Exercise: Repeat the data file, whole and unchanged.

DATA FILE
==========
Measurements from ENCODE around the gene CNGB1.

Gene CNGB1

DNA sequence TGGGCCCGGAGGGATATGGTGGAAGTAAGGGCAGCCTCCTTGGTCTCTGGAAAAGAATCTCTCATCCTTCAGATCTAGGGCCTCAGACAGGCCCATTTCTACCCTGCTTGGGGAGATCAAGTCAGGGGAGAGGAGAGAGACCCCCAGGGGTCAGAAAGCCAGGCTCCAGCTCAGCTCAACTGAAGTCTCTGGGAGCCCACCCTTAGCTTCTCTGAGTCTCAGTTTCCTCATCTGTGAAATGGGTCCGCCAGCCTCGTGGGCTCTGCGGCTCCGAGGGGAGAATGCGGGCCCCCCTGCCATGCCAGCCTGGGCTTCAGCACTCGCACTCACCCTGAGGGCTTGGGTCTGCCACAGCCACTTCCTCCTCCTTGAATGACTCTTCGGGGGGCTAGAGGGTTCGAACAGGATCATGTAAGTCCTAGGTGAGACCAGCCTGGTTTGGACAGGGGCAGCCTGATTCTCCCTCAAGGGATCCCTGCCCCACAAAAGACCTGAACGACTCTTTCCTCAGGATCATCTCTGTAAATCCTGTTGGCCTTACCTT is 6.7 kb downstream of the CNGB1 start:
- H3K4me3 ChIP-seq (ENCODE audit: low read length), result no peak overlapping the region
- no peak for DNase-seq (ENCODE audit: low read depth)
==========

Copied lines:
Measurements from ENCODE around the gene CNGB1.

Gene CNGB1

DNA sequence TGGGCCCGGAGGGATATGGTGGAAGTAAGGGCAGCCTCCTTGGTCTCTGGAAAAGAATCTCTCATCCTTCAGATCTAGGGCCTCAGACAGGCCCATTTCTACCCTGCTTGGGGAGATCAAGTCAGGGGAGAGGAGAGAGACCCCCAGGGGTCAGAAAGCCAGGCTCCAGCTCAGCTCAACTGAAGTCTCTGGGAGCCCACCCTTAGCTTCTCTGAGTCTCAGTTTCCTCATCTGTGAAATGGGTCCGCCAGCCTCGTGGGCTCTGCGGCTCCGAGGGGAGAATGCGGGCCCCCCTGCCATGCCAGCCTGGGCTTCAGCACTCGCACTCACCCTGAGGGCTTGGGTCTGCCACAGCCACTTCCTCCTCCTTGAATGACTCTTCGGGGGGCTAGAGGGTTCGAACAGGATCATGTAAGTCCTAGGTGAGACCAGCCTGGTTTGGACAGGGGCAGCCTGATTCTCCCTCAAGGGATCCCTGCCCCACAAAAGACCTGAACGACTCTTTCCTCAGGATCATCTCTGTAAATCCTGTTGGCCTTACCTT is 6.7 kb downstream of the CNGB1 start:
- H3K4me3 ChIP-seq (ENCODE audit: low read length), result no peak overlapping the region
- no peak for DNase-seq (ENCODE audit: low read depth)